Isaac Bangani Tabata

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Biographical information

Isaac Bangani "I.B." Tabata

Synopsis:

Founder and leading theoretician of the Non-European Unity Movement

First name: 
Isaac Bangani
Last name: 
Tabata
Date of birth: 
1909
Location of birth: 
Near Queenstown, Cape

Isaac Bangani Tabata (known as I.B. Tabata) was born near Queenstown in the Cape in 1909 and received his secondary schooling at Lovedale. After attending Fort Hare for some time he left the university to seek work in Cape Town in 1931. He became employed as a truck driver and joined the racially mixed Lorry Drivers' Union, serving as a member of its executive. He joined the Cape African Voters' Association and educated himself politically by reading widely in Marxist and other radical literature.

The Awakening of a People, and served on the AAC executive. He was one of the founders of the Anti-Coloured Affairs Department group (Anti-C.A.D.) and was active in the Non European Unity Movement (NEUM) from its inception in 1943. In the 1940s he traveled widely in the Cape and the Transkei, publicising the NEUM program and attacking government programs aimed at limiting African livestock. The Xhosa version of his pamphlet. The Rehabilitation Scheme ”” A Fraud,circulated widely at this time.

Contemptuous of both the African National Congress (ANC) and the Communist Party of South Africa (CPSA), Tabata favoured a peasant-based liberation movement and a long-range strategy of political education rather than short-range action campaigns. In June 1952, just as the ANC's Defiance Campaign was beginning, he published a new pamphlet,Boycott as a Weapon of Struggle,putting forth the case for his own approach and that of the NEUM. In 1956 he received banning orders confining him to Cape Town for five years, during which time he wroteEducation for Barbarism,a pamphlet attacking the Bantu Education system.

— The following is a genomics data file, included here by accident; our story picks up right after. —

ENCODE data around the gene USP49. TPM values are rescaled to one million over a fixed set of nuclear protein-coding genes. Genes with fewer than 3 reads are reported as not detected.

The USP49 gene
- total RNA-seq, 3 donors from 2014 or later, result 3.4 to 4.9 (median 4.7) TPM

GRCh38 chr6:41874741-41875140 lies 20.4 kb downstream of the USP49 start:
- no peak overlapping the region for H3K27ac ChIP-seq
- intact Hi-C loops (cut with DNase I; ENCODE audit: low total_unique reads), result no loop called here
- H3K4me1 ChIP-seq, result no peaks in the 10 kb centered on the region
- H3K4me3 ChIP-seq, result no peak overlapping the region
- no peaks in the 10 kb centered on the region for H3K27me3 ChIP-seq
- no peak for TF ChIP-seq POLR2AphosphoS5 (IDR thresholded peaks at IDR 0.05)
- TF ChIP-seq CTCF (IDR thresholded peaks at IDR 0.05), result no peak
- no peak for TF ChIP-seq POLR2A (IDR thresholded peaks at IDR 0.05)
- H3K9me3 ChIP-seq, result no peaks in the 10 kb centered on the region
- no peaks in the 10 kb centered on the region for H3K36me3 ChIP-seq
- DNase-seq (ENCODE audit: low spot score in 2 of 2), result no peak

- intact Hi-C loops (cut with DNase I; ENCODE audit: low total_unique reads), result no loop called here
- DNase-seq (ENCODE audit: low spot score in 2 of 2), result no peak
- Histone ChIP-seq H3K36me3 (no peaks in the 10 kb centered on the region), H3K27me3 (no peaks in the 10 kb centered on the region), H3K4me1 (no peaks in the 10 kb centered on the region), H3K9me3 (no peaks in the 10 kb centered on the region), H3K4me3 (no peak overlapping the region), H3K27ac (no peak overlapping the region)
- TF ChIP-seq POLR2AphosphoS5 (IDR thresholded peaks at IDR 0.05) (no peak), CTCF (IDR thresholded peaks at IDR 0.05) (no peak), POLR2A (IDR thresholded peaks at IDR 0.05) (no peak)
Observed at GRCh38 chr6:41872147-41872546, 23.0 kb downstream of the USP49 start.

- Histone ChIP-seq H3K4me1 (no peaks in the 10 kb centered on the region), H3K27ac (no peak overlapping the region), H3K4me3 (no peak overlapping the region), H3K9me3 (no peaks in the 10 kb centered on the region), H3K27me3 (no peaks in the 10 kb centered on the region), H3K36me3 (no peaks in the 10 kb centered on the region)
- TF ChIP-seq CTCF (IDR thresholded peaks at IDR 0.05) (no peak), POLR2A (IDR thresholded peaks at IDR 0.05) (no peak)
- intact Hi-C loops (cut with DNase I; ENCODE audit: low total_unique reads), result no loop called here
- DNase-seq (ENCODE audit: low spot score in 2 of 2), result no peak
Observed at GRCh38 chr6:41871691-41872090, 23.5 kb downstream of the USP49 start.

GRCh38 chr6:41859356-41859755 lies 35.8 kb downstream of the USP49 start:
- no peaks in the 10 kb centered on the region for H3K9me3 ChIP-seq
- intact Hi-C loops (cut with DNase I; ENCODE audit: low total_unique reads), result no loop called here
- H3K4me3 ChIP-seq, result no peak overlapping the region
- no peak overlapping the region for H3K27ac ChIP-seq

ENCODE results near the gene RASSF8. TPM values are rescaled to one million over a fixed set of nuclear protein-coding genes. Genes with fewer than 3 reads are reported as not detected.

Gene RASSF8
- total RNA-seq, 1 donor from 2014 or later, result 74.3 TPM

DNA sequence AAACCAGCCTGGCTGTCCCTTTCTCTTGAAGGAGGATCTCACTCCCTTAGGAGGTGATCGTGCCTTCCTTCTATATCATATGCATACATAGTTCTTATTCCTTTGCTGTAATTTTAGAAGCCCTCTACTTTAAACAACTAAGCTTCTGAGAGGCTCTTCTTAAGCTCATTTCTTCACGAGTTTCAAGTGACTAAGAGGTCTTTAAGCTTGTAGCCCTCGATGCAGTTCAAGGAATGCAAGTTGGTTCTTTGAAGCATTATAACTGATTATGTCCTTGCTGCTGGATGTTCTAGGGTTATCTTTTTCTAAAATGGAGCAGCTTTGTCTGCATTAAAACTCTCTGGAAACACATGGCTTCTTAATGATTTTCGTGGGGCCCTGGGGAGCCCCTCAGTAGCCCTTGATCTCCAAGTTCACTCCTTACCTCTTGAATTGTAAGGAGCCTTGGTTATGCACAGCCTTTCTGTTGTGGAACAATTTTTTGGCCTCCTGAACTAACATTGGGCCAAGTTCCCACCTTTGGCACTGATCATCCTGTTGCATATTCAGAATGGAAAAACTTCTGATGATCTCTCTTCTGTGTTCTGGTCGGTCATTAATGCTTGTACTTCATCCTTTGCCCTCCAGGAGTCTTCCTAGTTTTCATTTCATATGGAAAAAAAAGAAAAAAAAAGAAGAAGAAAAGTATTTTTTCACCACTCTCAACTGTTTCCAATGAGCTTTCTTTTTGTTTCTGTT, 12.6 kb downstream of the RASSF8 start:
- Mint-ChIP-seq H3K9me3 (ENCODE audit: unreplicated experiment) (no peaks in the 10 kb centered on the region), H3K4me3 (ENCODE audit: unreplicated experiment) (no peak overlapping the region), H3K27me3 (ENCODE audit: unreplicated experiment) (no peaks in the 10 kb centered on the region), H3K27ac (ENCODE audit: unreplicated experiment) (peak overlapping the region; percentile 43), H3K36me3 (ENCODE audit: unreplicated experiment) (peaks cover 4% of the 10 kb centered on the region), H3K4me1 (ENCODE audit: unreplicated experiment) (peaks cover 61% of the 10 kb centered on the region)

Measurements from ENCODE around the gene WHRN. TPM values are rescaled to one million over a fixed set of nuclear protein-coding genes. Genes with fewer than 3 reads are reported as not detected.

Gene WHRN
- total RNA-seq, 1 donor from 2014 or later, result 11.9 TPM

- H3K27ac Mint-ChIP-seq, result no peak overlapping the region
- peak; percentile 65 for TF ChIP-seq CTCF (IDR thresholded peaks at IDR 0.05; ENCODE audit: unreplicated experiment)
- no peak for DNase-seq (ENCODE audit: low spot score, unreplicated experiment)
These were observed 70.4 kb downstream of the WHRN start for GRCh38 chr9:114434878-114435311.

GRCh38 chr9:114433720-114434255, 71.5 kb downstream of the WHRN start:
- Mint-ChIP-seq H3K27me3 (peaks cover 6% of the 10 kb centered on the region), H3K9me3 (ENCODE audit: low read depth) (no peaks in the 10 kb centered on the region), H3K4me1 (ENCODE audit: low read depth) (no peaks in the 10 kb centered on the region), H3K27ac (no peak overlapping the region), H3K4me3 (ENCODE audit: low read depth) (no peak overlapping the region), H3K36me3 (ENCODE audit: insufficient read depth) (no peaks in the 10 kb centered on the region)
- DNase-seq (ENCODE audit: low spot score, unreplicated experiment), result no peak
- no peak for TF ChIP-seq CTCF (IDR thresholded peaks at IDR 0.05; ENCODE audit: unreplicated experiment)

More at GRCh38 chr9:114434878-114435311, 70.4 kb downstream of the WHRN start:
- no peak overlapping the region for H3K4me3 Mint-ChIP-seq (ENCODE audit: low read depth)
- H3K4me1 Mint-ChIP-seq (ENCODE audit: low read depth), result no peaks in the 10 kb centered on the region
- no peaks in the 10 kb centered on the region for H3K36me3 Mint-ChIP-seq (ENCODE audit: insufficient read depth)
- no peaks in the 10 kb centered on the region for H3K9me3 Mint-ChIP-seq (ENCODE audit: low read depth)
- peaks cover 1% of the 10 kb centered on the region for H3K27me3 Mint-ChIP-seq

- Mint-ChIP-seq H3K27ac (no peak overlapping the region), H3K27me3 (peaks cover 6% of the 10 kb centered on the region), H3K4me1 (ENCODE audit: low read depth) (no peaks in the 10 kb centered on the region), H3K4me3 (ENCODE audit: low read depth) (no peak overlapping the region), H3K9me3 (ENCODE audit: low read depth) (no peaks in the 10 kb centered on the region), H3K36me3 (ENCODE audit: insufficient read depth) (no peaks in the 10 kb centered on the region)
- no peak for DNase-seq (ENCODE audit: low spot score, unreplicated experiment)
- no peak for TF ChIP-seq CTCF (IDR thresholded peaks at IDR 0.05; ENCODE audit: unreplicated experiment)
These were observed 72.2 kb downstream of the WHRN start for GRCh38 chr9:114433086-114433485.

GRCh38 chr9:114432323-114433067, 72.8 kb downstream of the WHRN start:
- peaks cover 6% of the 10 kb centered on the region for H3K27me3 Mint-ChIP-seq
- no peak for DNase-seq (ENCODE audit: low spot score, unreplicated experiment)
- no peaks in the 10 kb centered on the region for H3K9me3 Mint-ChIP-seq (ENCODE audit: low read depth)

On the expiration of his ban in 1961, he helped found the African People's Democratic Union of Southern Africa, which was intended to be an individual-membership body affiliated to the AAC and the NEUM, and became its president. In May 1963 he fled South Africa via Swaziland and subsequently took refuge in Zambia. In 1965 and again in 1970 he made speaking tours of the United States.

During his period of exile he has continued to hold the position of president of both the NEUM (now called the Unity Movement of South Africa) and of APDUSA. In addition to the writings cited, he wrote a collection of essays,Imperialist Conspiracy in Africa (1974).


References:
• Carter G.M & Karis T, ( 1977), From Protest to Challenge: A Documentary History of African Politics in South Africa 1882-1964. Vol 4. Hoover Institution Press, Standford University.

Last updated : 15-Sep-2017

This article was produced for South African History Online on 12-Oct-2011